Bexsero (meningococcal group B vaccine) is a vaccine that’s used to prevent meningitis B. It comes in a prefilled syringe for injection into a muscle. It’s given as two doses at least 1 month apart.
This article describes the dosage of Bexsero, as well as its strength and how its given. To learn more about Bexsero, see this in-depth article.
This section describes the usual dosage and dosing schedule of Bexsero. Keep reading to learn more.
What is Bexsero’s form?
Bexsero is available as a liquid suspension (a type of liquid mixture) in prefilled syringes. It’s given as an injection into a muscle by a healthcare professional.
What strength does Bexsero come in?
Each prefilled syringe contains 0.5 milliliters (mL) of Bexsero.
What are the usual dosages of Bexsero for young adults?
The information below describes the recommended dosage and dosing schedule provided by the manufacturer. Your doctor will determine the best dosage and schedule to fit your needs.
Dosage for prevention of meningitis B
For prevention of meningitis B, you’ll receive two Bexsero injections (0.5 mL each). The two injections are given at least 1 month apart.
What’s the dosage of Bexsero for children?
Bexsero is used to prevent meningitis B in children ages 10 years and older.
The dosage for children is the same as the dosage for adults: two 0.5-mL injections separated by a month or more.
For more information about Bexsero’s dosage for children, talk with your child’s doctor.
Is Bexsero used long term?
No. Bexsero is only given twice. The two injections are usually given about 1 month apart. If you have questions about your dosage schedule for Bexsero, talk with your doctor or pharmacist.
Bexsero is given as an injection into the muscle of your upper arm by a healthcare professional.
If you miss your appointment to receive your first or second injection of Bexsero, call to reschedule as soon as you remember. For Bexsero to properly protect you from meningitis B, it’s important to receive both injections.
Below are answers to some commonly asked questions about Bexsero’s dosage.
Is Bexsero’s dosage similar to the dosages of Trumenba?
Yes. Bexsero and Trumenba are both meningococcal group B vaccines that are given as injections into a muscle. However, they have slightly different dosing schedules.
Bexsero is given as two injections at least 1 month apart.
On the other hand, Trumenba may be given as two or three injections. Most children and young adults ages 10–25 years old will receive two doses 6 months apart. But if your child is at higher risk of meningitis B, their doctor may recommend three doses of Trumenba. In this case, the second dose is 1–2 months after the first dose, and the third dose is 6 months after the first dose.
Although both vaccines protect against meningitis B, they aren’t interchangeable. You should continue with the same vaccine for your second (or third) dose. To learn more about how these vaccines compare, talk with your doctor or pharmacist.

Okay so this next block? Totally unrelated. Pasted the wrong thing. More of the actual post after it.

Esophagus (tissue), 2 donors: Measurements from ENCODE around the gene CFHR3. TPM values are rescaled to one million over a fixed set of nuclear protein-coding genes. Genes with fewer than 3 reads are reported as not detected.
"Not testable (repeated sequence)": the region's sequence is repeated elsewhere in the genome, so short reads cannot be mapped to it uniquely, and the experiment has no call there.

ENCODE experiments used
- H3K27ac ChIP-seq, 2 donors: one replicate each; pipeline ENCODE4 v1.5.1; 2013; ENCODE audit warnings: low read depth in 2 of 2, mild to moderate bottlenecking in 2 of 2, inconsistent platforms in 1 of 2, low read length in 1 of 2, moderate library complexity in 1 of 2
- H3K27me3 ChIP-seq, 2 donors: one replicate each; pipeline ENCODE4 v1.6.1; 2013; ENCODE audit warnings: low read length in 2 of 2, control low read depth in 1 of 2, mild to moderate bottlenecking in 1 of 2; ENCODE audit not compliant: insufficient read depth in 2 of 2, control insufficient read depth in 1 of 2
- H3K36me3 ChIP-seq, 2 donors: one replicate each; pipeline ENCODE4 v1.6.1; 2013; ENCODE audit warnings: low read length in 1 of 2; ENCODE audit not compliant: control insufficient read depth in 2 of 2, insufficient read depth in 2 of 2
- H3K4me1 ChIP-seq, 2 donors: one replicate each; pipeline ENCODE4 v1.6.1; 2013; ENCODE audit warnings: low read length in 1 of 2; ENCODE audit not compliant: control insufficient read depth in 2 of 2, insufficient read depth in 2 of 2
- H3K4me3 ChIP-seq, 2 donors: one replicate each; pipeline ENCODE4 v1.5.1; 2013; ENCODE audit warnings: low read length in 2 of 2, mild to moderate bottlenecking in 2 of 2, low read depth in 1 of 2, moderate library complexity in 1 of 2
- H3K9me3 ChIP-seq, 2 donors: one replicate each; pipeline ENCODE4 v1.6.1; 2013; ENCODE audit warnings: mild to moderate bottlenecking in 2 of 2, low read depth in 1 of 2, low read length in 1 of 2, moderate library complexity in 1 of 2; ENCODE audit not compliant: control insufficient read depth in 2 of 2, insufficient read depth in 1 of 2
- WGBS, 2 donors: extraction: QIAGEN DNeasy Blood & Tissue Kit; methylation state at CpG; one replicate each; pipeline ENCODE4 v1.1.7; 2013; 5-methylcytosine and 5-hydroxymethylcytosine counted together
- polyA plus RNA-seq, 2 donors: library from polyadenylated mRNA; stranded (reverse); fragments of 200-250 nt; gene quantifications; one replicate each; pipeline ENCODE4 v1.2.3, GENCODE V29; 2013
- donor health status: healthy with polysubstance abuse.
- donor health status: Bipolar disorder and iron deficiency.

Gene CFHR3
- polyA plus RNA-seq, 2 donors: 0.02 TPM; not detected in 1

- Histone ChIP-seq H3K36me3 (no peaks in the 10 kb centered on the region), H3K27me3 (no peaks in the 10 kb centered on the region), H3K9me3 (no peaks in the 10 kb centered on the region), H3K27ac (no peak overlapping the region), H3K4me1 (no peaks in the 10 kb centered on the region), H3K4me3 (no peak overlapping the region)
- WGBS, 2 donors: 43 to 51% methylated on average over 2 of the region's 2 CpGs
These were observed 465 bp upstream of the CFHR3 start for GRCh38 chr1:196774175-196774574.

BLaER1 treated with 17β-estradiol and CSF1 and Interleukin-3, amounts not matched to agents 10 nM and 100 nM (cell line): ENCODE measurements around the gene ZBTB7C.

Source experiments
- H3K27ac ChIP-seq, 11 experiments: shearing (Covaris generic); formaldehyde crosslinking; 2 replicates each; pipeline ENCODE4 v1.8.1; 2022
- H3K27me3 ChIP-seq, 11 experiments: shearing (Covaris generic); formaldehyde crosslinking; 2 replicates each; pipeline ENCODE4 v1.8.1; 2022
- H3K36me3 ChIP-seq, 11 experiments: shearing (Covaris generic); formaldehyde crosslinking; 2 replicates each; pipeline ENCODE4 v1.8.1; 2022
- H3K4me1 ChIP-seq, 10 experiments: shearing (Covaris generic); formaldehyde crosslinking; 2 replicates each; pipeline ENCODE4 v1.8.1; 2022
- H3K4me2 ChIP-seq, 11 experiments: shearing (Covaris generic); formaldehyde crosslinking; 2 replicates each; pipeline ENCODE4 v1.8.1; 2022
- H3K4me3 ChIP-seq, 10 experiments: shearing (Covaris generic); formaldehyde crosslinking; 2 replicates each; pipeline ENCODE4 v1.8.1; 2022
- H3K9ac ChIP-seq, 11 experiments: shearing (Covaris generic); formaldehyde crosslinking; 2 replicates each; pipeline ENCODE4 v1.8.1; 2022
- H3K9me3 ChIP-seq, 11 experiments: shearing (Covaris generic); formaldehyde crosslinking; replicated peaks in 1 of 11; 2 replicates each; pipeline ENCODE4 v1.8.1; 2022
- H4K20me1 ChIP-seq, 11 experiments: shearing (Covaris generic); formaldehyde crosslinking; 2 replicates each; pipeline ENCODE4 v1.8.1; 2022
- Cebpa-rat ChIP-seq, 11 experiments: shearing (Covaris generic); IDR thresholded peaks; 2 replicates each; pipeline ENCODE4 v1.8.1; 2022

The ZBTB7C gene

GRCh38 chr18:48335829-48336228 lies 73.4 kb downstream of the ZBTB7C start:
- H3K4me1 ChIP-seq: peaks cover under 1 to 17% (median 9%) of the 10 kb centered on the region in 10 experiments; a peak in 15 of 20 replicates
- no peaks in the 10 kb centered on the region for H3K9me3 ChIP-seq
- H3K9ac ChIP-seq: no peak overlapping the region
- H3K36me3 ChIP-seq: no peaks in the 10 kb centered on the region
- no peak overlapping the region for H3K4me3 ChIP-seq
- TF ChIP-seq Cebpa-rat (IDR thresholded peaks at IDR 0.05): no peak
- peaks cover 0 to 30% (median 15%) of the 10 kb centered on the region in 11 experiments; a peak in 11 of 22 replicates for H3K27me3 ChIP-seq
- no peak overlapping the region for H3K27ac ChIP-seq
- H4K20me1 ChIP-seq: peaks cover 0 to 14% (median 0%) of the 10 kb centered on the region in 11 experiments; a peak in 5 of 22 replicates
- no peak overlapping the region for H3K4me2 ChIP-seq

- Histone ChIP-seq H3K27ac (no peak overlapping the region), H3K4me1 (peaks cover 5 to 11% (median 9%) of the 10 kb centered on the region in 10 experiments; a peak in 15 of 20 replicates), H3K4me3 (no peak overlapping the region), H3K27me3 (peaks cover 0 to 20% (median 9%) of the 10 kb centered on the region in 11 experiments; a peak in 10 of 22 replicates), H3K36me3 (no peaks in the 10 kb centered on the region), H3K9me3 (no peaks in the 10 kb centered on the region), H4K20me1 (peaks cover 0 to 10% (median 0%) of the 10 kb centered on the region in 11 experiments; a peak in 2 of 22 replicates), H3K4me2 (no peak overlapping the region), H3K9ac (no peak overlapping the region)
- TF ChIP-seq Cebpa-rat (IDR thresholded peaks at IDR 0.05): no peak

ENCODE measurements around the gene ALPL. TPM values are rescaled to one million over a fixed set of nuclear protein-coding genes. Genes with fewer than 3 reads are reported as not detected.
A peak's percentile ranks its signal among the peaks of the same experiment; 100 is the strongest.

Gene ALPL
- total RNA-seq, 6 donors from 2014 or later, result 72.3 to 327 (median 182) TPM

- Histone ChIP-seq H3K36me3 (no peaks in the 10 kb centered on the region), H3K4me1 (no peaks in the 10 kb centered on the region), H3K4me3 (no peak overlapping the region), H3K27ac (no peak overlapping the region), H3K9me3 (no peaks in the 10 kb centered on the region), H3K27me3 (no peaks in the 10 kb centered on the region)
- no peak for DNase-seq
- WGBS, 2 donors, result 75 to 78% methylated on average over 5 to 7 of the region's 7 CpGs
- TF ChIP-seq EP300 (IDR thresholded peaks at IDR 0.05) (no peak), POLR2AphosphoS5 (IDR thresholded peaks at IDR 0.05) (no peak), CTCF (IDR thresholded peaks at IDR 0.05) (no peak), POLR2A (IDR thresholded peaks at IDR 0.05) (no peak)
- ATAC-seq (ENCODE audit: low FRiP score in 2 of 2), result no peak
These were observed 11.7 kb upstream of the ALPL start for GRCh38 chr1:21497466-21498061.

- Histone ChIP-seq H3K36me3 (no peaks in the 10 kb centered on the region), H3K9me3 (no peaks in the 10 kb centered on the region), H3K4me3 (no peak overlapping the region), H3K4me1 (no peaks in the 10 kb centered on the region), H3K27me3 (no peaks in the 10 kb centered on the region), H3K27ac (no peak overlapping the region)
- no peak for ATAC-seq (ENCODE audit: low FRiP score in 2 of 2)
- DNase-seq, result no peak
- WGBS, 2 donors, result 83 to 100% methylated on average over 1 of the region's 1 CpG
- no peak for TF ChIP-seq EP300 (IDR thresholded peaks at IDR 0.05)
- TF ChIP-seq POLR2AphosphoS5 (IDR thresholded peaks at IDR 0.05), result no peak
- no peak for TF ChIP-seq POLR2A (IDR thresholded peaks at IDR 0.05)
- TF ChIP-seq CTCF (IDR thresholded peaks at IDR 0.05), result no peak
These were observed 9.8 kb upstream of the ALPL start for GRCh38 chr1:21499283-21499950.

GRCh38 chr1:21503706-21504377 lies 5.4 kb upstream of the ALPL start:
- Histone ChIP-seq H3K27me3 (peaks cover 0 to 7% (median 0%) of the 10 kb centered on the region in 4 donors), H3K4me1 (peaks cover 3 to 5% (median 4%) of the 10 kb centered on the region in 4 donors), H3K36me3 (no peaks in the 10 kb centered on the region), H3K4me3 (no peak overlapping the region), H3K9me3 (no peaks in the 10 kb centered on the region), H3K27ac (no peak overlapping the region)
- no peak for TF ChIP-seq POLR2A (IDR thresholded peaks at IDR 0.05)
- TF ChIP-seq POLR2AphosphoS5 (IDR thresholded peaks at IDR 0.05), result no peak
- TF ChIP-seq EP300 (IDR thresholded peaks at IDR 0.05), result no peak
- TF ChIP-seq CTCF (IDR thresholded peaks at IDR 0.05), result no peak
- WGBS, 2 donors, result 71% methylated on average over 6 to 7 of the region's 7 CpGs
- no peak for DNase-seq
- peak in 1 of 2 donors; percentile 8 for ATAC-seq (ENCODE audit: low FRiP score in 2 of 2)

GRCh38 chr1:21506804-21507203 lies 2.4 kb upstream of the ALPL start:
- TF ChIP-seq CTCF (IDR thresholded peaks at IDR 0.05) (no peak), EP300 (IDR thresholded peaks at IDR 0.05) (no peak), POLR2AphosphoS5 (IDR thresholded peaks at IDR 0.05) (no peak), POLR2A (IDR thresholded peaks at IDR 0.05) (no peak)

Will Bexsero still work if I receive my second dose of the vaccine late?
Yes, if you receive your second dose of Bexsero after 1 month, it’ll still lower your risk of meningitis B.
It’s important to receive both doses of Bexsero for it to work effectively. If you’ve missed your appointment to receive the second injection, call to reschedule as soon as you remember.
If you have questions or concerns about the timing of your second dose, talk with your doctor or pharmacist.
The sections above describe the usual dosing schedule for Bexsero provided by the manufacturer. If your doctor recommends Bexsero for you, they’ll recommend the vaccine dosing schedule that’s most appropriate for you.
Talk with your doctor if you have questions or concerns about your vaccine dosing schedule.
Here are some examples of questions you may want to ask your doctor:
- How late can I receive my second dose of Bexsero for it to still be effective?
- Is it helpful to still receive Bexsero if I’m older than 25 years?
- Will I need a booster dose of Bexsero?
To get information on different conditions and tips for improving your health, subscribe to any of Healthline’s newsletters. You may also want to check out the online communities at Bezzy. It’s a place where people with certain conditions can find support and connect with others.
Disclaimer: Healthline has made every effort to make certain that all information is factually correct, comprehensive, and up to date. However, this article should not be used as a substitute for the knowledge and expertise of a licensed healthcare professional. You should always consult your doctor or another healthcare professional before taking any medication. The drug information contained herein is subject to change and is not intended to cover all possible uses, directions, precautions, warnings, drug interactions, allergic reactions, or adverse effects. The absence of warnings or other information for a given drug does not indicate that the drug or drug combination is safe, effective, or appropriate for all patients or all specific uses.